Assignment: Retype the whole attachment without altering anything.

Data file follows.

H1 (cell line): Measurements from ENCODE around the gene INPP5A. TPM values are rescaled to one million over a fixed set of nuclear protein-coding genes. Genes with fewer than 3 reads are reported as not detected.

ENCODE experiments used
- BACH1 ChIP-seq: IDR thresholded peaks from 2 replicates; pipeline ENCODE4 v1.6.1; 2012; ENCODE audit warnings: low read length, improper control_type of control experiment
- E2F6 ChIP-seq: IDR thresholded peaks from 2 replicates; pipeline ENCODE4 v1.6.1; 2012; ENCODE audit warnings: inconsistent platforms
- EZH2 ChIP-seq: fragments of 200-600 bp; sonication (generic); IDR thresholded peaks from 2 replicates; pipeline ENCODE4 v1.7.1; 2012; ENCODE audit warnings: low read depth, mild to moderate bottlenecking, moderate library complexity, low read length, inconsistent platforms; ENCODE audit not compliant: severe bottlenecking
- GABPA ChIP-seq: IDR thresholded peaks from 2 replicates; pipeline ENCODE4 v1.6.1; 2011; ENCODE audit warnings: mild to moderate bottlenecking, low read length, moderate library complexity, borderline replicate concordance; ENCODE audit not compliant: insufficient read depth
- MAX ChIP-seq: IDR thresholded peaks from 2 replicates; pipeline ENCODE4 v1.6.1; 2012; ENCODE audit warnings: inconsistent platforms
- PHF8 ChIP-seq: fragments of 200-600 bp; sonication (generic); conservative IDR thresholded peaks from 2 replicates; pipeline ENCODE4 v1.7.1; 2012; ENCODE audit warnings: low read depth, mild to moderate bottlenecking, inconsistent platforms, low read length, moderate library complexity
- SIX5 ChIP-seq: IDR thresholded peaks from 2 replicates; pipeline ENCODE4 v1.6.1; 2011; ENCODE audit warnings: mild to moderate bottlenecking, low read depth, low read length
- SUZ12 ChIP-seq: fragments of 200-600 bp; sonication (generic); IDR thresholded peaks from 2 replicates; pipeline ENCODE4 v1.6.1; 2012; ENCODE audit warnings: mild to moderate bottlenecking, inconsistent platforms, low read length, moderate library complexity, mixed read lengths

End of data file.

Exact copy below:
H1 (cell line): Measurements from ENCODE around the gene INPP5A. TPM values are rescaled to one million over a fixed set of nuclear protein-coding genes. Genes with fewer than 3 reads are reported as not detected.

ENCODE experiments used
- BACH1 ChIP-seq: IDR thresholded peaks from 2 replicates; pipeline ENCODE4 v1.6.1; 2012; ENCODE audit warnings: low read length, improper control_type of control experiment
- E2F6 ChIP-seq: IDR thresholded peaks from 2 replicates; pipeline ENCODE4 v1.6.1; 2012; ENCODE audit warnings: inconsistent platforms
- EZH2 ChIP-seq: fragments of 200-600 bp; sonication (generic); IDR thresholded peaks from 2 replicates; pipeline ENCODE4 v1.7.1; 2012; ENCODE audit warnings: low read depth, mild to moderate bottlenecking, moderate library complexity, low read length, inconsistent platforms; ENCODE audit not compliant: severe bottlenecking
- GABPA ChIP-seq: IDR thresholded peaks from 2 replicates; pipeline ENCODE4 v1.6.1; 2011; ENCODE audit warnings: mild to moderate bottlenecking, low read length, moderate library complexity, borderline replicate concordance; ENCODE audit not compliant: insufficient read depth
- MAX ChIP-seq: IDR thresholded peaks from 2 replicates; pipeline ENCODE4 v1.6.1; 2012; ENCODE audit warnings: inconsistent platforms
- PHF8 ChIP-seq: fragments of 200-600 bp; sonication (generic); conservative IDR thresholded peaks from 2 replicates; pipeline ENCODE4 v1.7.1; 2012; ENCODE audit warnings: low read depth, mild to moderate bottlenecking, inconsistent platforms, low read length, moderate library complexity
- SIX5 ChIP-seq: IDR thresholded peaks from 2 replicates; pipeline ENCODE4 v1.6.1; 2011; ENCODE audit warnings: mild to moderate bottlenecking, low read depth, low read length
- SUZ12 ChIP-seq: fragments of 200-600 bp; sonication (generic); IDR thresholded peaks from 2 replicates; pipeline ENCODE4 v1.6.1; 2012; ENCODE audit warnings: mild to moderate bottlenecking, inconsistent platforms, low read length, moderate library complexity, mixed read lengths